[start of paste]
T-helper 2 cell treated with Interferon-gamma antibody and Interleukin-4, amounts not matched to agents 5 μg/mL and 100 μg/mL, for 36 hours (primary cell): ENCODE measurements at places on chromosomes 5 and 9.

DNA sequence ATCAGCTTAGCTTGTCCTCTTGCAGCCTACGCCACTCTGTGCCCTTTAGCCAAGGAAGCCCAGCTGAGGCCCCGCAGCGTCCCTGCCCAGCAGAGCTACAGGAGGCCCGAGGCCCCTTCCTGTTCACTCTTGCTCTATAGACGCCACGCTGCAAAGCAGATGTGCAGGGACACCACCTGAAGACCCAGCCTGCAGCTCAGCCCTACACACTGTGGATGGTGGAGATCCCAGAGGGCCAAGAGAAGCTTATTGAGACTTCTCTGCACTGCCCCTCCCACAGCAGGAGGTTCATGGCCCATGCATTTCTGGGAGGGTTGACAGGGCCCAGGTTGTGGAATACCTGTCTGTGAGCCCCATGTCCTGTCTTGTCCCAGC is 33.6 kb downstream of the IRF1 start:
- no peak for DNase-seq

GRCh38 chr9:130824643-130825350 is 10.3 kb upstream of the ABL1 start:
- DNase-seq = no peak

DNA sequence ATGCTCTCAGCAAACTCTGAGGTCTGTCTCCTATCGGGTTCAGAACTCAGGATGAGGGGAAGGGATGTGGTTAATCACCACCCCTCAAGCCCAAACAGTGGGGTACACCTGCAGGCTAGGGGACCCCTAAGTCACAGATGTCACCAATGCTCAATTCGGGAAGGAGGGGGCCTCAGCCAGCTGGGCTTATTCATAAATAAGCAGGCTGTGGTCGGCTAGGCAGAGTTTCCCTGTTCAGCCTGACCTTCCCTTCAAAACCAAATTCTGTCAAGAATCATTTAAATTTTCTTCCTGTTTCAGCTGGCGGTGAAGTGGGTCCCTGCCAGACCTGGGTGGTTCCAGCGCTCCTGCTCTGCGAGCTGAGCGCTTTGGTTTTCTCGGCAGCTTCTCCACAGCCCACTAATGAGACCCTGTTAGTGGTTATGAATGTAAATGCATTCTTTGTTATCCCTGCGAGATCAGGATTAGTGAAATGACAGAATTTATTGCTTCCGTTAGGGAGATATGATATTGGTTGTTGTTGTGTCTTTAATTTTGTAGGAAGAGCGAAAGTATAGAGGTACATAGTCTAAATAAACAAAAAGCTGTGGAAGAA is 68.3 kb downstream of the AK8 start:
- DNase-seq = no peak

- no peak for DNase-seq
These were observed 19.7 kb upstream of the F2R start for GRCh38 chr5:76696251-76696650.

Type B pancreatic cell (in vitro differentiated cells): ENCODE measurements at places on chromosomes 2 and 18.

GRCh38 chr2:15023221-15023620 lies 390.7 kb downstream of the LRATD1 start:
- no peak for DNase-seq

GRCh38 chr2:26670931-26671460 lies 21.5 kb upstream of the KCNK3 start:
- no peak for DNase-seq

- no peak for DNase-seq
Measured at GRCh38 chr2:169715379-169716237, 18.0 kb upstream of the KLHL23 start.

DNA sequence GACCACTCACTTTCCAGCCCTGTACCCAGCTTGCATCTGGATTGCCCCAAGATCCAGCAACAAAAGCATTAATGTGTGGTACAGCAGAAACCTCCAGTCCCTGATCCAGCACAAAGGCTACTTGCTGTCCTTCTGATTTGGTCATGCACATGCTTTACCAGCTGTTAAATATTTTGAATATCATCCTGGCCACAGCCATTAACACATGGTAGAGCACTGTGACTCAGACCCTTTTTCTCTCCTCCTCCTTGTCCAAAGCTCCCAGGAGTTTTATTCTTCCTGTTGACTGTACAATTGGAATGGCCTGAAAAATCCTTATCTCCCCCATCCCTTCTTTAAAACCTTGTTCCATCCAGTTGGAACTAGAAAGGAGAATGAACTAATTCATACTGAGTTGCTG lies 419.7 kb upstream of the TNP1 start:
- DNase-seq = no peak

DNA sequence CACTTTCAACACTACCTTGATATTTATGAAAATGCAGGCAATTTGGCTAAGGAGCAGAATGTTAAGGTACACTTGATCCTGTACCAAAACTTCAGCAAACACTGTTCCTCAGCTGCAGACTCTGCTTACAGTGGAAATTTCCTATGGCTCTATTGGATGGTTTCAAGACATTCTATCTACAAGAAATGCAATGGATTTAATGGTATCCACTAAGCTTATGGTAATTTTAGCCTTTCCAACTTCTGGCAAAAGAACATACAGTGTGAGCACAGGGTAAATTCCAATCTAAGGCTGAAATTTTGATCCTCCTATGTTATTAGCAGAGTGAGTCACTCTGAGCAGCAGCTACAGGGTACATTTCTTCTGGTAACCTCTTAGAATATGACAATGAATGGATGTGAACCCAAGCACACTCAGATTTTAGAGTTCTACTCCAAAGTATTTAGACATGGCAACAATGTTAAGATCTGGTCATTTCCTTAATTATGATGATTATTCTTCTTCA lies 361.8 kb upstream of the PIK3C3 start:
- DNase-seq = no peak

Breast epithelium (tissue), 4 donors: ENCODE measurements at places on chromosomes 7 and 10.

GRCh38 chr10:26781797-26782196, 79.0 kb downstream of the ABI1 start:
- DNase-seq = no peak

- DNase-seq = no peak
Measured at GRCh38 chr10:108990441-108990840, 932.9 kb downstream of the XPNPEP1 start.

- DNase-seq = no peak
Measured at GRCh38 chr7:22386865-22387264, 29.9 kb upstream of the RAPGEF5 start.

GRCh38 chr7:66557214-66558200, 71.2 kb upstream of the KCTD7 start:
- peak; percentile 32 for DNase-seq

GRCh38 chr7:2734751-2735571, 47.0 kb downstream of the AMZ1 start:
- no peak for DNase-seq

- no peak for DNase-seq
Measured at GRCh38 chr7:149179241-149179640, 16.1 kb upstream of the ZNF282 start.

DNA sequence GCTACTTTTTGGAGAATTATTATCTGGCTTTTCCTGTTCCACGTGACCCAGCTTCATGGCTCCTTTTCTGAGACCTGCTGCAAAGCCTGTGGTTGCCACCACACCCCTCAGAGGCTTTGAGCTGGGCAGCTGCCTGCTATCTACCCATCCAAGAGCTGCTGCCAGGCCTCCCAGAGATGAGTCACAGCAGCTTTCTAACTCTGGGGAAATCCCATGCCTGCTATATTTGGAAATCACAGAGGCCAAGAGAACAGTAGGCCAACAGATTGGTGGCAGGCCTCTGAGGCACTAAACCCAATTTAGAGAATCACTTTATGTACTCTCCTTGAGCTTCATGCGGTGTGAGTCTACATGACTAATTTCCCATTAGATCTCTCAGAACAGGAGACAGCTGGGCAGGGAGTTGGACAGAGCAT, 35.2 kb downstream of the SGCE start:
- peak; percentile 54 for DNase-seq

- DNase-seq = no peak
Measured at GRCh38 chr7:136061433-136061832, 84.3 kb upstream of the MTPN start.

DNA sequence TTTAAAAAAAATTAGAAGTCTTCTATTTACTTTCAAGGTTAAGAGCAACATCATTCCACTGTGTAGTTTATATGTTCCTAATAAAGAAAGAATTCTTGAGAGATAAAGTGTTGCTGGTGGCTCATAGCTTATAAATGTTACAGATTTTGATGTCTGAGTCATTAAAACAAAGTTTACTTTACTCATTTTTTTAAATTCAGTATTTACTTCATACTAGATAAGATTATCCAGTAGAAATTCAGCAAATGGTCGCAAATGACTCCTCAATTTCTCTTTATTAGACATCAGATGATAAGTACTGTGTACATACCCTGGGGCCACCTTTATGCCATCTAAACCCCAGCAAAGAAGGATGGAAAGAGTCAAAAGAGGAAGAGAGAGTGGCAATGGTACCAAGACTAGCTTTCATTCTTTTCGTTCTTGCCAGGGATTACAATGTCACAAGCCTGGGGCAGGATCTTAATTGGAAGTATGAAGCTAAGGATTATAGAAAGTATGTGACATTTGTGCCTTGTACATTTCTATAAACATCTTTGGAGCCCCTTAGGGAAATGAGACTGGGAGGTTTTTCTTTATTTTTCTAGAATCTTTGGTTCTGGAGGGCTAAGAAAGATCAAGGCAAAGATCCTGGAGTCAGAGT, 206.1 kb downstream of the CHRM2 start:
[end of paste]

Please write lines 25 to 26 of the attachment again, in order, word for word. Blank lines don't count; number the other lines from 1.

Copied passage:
Measured at GRCh38 chr10:108990441-108990840, 932.9 kb downstream of the XPNPEP1 start.

- DNase-seq = no peak